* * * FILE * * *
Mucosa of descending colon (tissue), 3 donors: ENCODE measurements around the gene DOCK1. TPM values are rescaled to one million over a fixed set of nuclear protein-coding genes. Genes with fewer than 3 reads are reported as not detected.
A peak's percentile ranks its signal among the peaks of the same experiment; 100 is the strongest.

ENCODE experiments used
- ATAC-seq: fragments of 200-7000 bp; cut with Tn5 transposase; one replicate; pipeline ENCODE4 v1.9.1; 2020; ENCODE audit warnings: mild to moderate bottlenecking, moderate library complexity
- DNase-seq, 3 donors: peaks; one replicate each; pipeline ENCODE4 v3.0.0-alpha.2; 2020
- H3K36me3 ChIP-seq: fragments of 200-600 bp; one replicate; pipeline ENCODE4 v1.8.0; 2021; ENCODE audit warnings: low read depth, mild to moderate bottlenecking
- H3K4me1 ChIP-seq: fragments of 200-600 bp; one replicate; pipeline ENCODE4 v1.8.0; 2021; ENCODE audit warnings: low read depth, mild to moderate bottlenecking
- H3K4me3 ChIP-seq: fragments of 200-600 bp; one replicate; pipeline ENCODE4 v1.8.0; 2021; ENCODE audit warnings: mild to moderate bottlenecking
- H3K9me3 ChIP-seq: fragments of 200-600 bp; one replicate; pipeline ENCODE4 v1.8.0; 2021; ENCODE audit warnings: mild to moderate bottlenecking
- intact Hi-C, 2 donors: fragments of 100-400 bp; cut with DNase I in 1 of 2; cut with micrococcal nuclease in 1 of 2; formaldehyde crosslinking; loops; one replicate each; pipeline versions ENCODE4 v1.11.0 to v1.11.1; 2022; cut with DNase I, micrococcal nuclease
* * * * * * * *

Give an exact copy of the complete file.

Mucosa of descending colon (tissue), 3 donors: ENCODE measurements around the gene DOCK1. TPM values are rescaled to one million over a fixed set of nuclear protein-coding genes. Genes with fewer than 3 reads are reported as not detected.
A peak's percentile ranks its signal among the peaks of the same experiment; 100 is the strongest.

ENCODE experiments used
- ATAC-seq: fragments of 200-7000 bp; cut with Tn5 transposase; one replicate; pipeline ENCODE4 v1.9.1; 2020; ENCODE audit warnings: mild to moderate bottlenecking, moderate library complexity
- DNase-seq, 3 donors: peaks; one replicate each; pipeline ENCODE4 v3.0.0-alpha.2; 2020
- H3K36me3 ChIP-seq: fragments of 200-600 bp; one replicate; pipeline ENCODE4 v1.8.0; 2021; ENCODE audit warnings: low read depth, mild to moderate bottlenecking
- H3K4me1 ChIP-seq: fragments of 200-600 bp; one replicate; pipeline ENCODE4 v1.8.0; 2021; ENCODE audit warnings: low read depth, mild to moderate bottlenecking
- H3K4me3 ChIP-seq: fragments of 200-600 bp; one replicate; pipeline ENCODE4 v1.8.0; 2021; ENCODE audit warnings: mild to moderate bottlenecking
- H3K9me3 ChIP-seq: fragments of 200-600 bp; one replicate; pipeline ENCODE4 v1.8.0; 2021; ENCODE audit warnings: mild to moderate bottlenecking
- intact Hi-C, 2 donors: fragments of 100-400 bp; cut with DNase I in 1 of 2; cut with micrococcal nuclease in 1 of 2; formaldehyde crosslinking; loops; one replicate each; pipeline versions ENCODE4 v1.11.0 to v1.11.1; 2022; cut with DNase I, micrococcal nuclease